B. Unequal Treatment and Improper Conduct by GSA.

 CompuServe maintains that there is a substantial likelihood that it would prevail on the merits of this dispute on the question whether GSA acted improperly in communicating with Boeing after the submission of best and final offers. Based on the affidavits and exhibits, thus far submitted, the Court cannot agree that improper conduct by GSA is likely to be established. The affidavit of Peter O'Such, Contracting Officer, Automated Data and Telecommunications Service, GSA, demonstrates that the various communications between Boeing and GSA concerned a number of minor matters, all apparently within the purview of 32 C.F.R. ยง 3-805.3(b), which permits the procuring agency in select circumstances to communicate with a single offeror without reopening the negotiations to all offerors. Some of the correspondence involved adjustments to Boeing's GWB, others concerned cost reconciliations occasioned by arithmetic errors and an attempt by Boeing, rejected by GSA, to increase the price of the contract. These communications do not appear to prejudice either CompuServe or the other party in negotiations.

 As to CompuServe's allegation that it was denied an opportunity to amend its proposal to compensate for its delayed notification by GSA of the deficiencies in the RFP, it would seem that GSA did not act arbitrarily in refusing to permit CompuServe to alter its proposal. The RFP speaks for itself in unequivocal terms: there was to be capability extant to audit each element specifically. When at the oral briefing and in the correspondence following the meeting in February, 1980, the government discovered the problem with CompuServe's RCR, it was within its discretion to disqualify CompuServe from the bidding for failure to meet the terms of the RFP. It is not apparent now, at this juncture, that the disqualification decision was an abuse of discretion nor can the Court find that CompuServe will be able to show that no rational basis supported the disqualification. See M. Steinthal & Co. v. Seamans, 147 U.S.App.D.C. 221, 233, 455 F.2d 1289, 1301 (1971).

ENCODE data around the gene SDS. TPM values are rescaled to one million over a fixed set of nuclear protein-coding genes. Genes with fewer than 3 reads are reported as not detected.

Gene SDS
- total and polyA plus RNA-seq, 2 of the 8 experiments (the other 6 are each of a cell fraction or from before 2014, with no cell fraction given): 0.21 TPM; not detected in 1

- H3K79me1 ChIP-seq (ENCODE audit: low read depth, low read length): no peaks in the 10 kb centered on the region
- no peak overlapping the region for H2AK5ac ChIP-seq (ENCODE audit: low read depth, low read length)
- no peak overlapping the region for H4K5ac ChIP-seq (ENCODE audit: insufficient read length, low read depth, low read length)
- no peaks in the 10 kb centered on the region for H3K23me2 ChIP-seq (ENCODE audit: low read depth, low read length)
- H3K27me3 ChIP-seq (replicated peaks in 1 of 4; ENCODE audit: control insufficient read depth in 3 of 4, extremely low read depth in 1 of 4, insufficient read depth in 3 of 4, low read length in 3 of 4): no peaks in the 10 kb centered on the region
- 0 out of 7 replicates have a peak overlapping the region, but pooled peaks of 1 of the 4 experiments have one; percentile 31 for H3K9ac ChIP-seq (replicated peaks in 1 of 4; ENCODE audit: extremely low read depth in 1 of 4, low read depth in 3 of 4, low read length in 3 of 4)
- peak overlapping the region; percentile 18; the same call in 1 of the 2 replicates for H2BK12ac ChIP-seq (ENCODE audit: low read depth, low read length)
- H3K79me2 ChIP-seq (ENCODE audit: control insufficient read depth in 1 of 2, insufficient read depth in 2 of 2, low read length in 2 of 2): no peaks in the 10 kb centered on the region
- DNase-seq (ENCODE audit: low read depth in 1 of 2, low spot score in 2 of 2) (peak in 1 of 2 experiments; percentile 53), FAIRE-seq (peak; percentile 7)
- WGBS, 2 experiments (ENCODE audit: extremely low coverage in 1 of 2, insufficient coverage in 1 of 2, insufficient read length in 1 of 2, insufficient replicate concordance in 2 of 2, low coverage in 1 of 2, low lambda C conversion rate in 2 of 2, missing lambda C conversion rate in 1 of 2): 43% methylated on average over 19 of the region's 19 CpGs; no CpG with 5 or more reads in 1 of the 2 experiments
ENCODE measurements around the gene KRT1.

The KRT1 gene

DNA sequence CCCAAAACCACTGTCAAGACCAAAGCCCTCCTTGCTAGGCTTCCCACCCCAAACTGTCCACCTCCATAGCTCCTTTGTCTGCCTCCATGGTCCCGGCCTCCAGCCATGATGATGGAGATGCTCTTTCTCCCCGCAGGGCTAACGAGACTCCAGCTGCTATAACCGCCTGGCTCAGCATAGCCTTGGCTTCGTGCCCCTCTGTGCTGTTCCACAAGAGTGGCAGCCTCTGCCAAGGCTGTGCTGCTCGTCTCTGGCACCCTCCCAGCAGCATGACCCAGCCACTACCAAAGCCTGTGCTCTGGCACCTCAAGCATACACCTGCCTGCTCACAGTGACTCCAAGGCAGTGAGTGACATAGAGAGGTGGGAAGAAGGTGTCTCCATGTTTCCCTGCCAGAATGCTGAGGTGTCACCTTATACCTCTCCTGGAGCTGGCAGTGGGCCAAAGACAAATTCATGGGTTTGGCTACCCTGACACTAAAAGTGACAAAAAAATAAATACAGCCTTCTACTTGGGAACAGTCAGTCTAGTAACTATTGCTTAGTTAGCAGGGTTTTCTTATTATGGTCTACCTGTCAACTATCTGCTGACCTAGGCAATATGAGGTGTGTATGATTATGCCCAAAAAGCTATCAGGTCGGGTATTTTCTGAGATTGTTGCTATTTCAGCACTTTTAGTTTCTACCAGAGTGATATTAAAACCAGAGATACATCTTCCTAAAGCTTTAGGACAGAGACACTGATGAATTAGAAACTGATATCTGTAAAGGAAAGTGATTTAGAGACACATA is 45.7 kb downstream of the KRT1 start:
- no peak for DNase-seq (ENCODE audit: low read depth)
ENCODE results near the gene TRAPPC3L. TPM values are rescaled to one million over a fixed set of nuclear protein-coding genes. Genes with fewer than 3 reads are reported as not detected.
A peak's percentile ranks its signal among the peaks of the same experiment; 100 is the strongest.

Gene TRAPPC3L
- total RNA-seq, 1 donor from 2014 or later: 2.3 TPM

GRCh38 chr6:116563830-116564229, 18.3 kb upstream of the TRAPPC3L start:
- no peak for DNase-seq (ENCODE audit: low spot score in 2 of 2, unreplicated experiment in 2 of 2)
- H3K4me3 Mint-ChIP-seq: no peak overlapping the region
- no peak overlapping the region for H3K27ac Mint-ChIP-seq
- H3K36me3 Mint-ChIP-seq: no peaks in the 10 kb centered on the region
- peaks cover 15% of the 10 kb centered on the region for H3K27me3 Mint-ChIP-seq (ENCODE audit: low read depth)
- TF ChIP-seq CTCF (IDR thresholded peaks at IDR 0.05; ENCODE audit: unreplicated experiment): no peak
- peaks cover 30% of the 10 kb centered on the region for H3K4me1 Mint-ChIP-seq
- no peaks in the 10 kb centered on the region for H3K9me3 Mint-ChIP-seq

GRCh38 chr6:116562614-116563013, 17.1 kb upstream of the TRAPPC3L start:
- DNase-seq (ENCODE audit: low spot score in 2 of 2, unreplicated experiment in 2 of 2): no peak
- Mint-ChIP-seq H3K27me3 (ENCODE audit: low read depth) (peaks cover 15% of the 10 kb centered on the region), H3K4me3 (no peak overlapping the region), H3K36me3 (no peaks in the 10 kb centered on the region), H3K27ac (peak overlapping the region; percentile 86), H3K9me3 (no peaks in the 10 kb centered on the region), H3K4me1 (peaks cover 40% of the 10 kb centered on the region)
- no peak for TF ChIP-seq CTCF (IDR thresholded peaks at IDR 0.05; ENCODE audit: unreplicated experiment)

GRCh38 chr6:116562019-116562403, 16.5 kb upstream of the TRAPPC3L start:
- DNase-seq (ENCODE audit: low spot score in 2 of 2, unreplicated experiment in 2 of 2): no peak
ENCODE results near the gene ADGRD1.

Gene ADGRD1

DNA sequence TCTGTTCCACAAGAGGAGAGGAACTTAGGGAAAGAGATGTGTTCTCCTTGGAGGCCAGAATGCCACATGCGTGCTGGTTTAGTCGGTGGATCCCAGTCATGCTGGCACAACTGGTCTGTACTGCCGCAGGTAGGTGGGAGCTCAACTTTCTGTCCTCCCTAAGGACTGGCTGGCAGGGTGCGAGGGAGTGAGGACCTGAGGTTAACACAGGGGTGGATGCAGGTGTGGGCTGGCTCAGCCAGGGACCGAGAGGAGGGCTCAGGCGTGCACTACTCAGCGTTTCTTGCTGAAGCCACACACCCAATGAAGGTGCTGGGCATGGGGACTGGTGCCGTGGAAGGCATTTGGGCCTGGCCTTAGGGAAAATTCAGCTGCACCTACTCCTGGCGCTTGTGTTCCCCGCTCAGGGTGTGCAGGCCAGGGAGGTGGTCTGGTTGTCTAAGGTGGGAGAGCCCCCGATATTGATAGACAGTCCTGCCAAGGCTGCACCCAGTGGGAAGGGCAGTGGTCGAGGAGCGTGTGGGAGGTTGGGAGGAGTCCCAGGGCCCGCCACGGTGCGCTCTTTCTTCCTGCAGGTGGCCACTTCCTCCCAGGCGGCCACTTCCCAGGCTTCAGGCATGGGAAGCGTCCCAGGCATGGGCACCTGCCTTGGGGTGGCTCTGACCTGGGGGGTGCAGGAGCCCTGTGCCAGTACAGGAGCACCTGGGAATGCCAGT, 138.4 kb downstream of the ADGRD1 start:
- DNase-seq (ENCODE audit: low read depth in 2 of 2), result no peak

II. Irreparable Harm.

 Can CompuServe, nonetheless, demonstrate severe, irreparable damage from a failure to enjoin performance? It would appear not, at this time.

 CompuServe's irreparable harm proffer is dependent on hypothesizing two separate events. The plaintiff first urges the Court to assume that the GAO would find that the procurement process for this contract was illegal and that the contract should have been awarded to CompuServe. Second, the plaintiff reasons that, should there be this finding of illegality, then GAO may determine that the performance of the contract was too far along for it to recommend termination, leaving CompuServe only to recoup its costs of preparation for the procurement. It is only under this combination of circumstances that CompuServe will be irreparably harmed.

  These suppositions, singly and jointly, are far too speculative to disrupt the procurement process and stifle performance of this important contract with an injunction pending resolution of the GAO protest. The government concurs that the commitment of resources by both defendants and by SAC is not so substantial as to fix the GAO's placement of the contract for economic reasons, assuming the contract is found wanting. This agreement is scheduled for five years, and even assuming that the GAO does not act for several months on CompuServe's protest, the vast majority of the contract would remain to be performed. See Honeywell Information Systems, Inc., 56 Comp.Gen. 505, 511-13 (1977) where the GAO decided not to let the prejudicial effect of the procurement process stand for the duration of a five year contract, and the Office accordingly recommended to terminate. CompuServe therefore does not establish here that it would suffer irreparable harm with denial of the injunction.